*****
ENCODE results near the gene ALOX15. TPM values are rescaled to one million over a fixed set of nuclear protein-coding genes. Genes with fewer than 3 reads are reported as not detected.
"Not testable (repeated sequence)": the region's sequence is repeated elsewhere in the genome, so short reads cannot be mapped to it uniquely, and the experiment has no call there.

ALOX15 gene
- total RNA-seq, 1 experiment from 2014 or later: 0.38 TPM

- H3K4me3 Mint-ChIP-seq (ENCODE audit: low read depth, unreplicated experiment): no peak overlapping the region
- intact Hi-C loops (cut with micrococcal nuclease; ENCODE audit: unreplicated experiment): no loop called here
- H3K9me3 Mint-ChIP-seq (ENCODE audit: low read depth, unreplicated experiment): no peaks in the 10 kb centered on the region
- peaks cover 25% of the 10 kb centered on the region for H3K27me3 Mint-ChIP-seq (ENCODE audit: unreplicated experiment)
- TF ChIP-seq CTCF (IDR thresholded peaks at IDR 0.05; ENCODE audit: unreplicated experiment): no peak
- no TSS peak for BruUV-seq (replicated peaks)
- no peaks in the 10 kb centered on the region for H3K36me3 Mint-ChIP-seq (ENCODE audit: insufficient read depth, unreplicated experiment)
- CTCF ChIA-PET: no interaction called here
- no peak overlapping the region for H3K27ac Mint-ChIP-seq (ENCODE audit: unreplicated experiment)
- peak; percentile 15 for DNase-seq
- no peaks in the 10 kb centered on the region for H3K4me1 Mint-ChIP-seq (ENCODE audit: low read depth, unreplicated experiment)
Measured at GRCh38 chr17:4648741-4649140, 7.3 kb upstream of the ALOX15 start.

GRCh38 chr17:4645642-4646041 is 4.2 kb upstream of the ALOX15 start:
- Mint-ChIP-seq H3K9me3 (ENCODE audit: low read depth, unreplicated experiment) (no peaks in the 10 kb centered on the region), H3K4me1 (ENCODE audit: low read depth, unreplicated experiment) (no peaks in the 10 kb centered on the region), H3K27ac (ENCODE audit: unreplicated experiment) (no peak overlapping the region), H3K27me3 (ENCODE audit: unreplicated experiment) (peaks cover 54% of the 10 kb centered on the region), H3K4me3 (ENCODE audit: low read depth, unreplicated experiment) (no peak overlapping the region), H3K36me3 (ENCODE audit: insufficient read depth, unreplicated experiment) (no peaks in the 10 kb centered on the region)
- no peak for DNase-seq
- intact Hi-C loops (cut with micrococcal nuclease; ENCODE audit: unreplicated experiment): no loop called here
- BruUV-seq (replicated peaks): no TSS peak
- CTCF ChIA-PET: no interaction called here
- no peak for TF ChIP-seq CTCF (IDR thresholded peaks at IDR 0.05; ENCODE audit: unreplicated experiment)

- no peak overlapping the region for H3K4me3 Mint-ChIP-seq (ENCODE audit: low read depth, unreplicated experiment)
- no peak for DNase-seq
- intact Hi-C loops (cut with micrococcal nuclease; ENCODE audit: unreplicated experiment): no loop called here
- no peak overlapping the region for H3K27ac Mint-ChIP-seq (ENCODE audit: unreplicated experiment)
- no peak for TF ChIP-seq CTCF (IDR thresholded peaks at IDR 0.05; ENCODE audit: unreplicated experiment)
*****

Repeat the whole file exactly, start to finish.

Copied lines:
ENCODE results near the gene ALOX15. TPM values are rescaled to one million over a fixed set of nuclear protein-coding genes. Genes with fewer than 3 reads are reported as not detected.
"Not testable (repeated sequence)": the region's sequence is repeated elsewhere in the genome, so short reads cannot be mapped to it uniquely, and the experiment has no call there.

ALOX15 gene
- total RNA-seq, 1 experiment from 2014 or later: 0.38 TPM

- H3K4me3 Mint-ChIP-seq (ENCODE audit: low read depth, unreplicated experiment): no peak overlapping the region
- intact Hi-C loops (cut with micrococcal nuclease; ENCODE audit: unreplicated experiment): no loop called here
- H3K9me3 Mint-ChIP-seq (ENCODE audit: low read depth, unreplicated experiment): no peaks in the 10 kb centered on the region
- peaks cover 25% of the 10 kb centered on the region for H3K27me3 Mint-ChIP-seq (ENCODE audit: unreplicated experiment)
- TF ChIP-seq CTCF (IDR thresholded peaks at IDR 0.05; ENCODE audit: unreplicated experiment): no peak
- no TSS peak for BruUV-seq (replicated peaks)
- no peaks in the 10 kb centered on the region for H3K36me3 Mint-ChIP-seq (ENCODE audit: insufficient read depth, unreplicated experiment)
- CTCF ChIA-PET: no interaction called here
- no peak overlapping the region for H3K27ac Mint-ChIP-seq (ENCODE audit: unreplicated experiment)
- peak; percentile 15 for DNase-seq
- no peaks in the 10 kb centered on the region for H3K4me1 Mint-ChIP-seq (ENCODE audit: low read depth, unreplicated experiment)
Measured at GRCh38 chr17:4648741-4649140, 7.3 kb upstream of the ALOX15 start.

GRCh38 chr17:4645642-4646041 is 4.2 kb upstream of the ALOX15 start:
- Mint-ChIP-seq H3K9me3 (ENCODE audit: low read depth, unreplicated experiment) (no peaks in the 10 kb centered on the region), H3K4me1 (ENCODE audit: low read depth, unreplicated experiment) (no peaks in the 10 kb centered on the region), H3K27ac (ENCODE audit: unreplicated experiment) (no peak overlapping the region), H3K27me3 (ENCODE audit: unreplicated experiment) (peaks cover 54% of the 10 kb centered on the region), H3K4me3 (ENCODE audit: low read depth, unreplicated experiment) (no peak overlapping the region), H3K36me3 (ENCODE audit: insufficient read depth, unreplicated experiment) (no peaks in the 10 kb centered on the region)
- no peak for DNase-seq
- intact Hi-C loops (cut with micrococcal nuclease; ENCODE audit: unreplicated experiment): no loop called here
- BruUV-seq (replicated peaks): no TSS peak
- CTCF ChIA-PET: no interaction called here
- no peak for TF ChIP-seq CTCF (IDR thresholded peaks at IDR 0.05; ENCODE audit: unreplicated experiment)

- no peak overlapping the region for H3K4me3 Mint-ChIP-seq (ENCODE audit: low read depth, unreplicated experiment)
- no peak for DNase-seq
- intact Hi-C loops (cut with micrococcal nuclease; ENCODE audit: unreplicated experiment): no loop called here
- no peak overlapping the region for H3K27ac Mint-ChIP-seq (ENCODE audit: unreplicated experiment)
- no peak for TF ChIP-seq CTCF (IDR thresholded peaks at IDR 0.05; ENCODE audit: unreplicated experiment)